What I Do Know

By Kendra LarsenSeptember 15, 2017

I’m not exactly sure how it all started.

I do remember the day we went for a run. It was a humid morning, and he left his bike tied to my front porch. As our feet carried us around the lake, I told him about my eating disorder. He asked me why—why I’d chosen that form of self-harm, why it had been a necessity to me.

I told him I couldn’t remember.

A few months later, floating in the bay on paddleboards, he told me he wanted to date.

I’m not exactly sure how it all started, but in that moment I felt the belt tighten around my heart, squeezing the organ as though determined to end the pulsing. And forget about the butterflies average people feel—there were full-grown birds in my stomach, thrashing against skin walls.

He asked me why I was scared. I told him I couldn’t remember.

I’m not exactly sure how it all started, but that was the day I decided to get out of that relationship. By no fault of his own, I couldn’t stop shaking every time he called. I couldn’t bring myself to invite him to visit my new school in Michigan. I couldn’t tell him what was happening in my life—let alone in my mind.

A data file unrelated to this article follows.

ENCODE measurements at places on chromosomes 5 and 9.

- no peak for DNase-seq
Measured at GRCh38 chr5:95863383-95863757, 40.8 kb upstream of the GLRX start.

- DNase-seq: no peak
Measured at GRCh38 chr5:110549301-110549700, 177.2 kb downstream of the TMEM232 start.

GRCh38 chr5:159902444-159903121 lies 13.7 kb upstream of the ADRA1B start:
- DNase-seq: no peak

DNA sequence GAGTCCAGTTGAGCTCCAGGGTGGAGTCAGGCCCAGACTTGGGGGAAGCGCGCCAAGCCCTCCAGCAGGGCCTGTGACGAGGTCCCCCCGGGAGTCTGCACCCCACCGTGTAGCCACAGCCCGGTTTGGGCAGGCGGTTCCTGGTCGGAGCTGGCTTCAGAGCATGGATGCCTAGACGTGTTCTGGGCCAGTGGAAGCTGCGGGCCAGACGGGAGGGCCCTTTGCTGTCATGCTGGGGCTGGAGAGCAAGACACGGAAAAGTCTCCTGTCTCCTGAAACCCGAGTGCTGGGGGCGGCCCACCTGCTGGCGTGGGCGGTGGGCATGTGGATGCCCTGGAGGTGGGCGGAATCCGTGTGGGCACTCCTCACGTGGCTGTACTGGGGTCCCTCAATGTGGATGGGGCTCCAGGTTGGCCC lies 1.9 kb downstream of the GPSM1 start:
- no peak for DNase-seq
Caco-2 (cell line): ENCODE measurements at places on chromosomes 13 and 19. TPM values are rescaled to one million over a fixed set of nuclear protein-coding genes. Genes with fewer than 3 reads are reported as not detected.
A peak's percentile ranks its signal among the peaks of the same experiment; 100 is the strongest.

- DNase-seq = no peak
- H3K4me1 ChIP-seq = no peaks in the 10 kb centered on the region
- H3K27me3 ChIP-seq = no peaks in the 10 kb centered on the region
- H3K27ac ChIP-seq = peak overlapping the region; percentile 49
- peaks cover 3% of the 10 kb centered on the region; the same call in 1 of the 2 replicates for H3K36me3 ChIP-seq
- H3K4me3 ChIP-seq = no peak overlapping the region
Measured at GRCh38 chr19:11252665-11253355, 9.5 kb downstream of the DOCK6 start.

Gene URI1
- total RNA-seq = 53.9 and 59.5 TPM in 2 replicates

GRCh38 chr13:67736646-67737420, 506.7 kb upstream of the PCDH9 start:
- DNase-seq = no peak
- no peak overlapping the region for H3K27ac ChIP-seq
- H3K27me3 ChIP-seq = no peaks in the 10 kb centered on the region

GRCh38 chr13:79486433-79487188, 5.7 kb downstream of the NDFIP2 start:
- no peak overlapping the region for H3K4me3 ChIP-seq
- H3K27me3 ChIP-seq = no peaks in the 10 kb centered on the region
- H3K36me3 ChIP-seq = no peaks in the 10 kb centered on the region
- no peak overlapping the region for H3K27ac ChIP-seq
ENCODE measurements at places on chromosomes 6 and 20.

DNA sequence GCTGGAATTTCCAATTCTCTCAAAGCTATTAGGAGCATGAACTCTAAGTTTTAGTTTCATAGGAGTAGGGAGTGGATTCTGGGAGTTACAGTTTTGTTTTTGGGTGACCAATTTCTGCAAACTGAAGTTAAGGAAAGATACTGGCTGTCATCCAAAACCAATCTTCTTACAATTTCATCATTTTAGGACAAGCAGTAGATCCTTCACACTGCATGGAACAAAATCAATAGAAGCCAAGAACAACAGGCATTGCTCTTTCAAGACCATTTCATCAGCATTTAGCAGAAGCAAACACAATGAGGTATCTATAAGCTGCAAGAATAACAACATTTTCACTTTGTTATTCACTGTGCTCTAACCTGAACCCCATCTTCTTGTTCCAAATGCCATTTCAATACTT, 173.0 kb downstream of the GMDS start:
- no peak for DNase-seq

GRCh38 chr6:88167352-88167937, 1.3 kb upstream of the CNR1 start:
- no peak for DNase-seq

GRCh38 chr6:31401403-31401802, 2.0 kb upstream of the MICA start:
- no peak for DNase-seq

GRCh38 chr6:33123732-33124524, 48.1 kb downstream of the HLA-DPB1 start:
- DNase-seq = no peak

I’m not exactly sure how it all started, but I watched myself pull the plug on the first relationship I’d ever had with a man who respected me, self-destruction a more comfortable action than facing the things that had planted such intense fear in me in the first place.

That following December, I sat in the backseat of a friend’s car, watching the snow-capped fields of Iowa zip by; a silver sheet pulled to the horizon, kissing the pale blue sky.

I reached for the handle. Visions of myself, spread eagle on the side of Highway 20, finally free of my anxiety and loose from the tightness in my chest, filled my mind.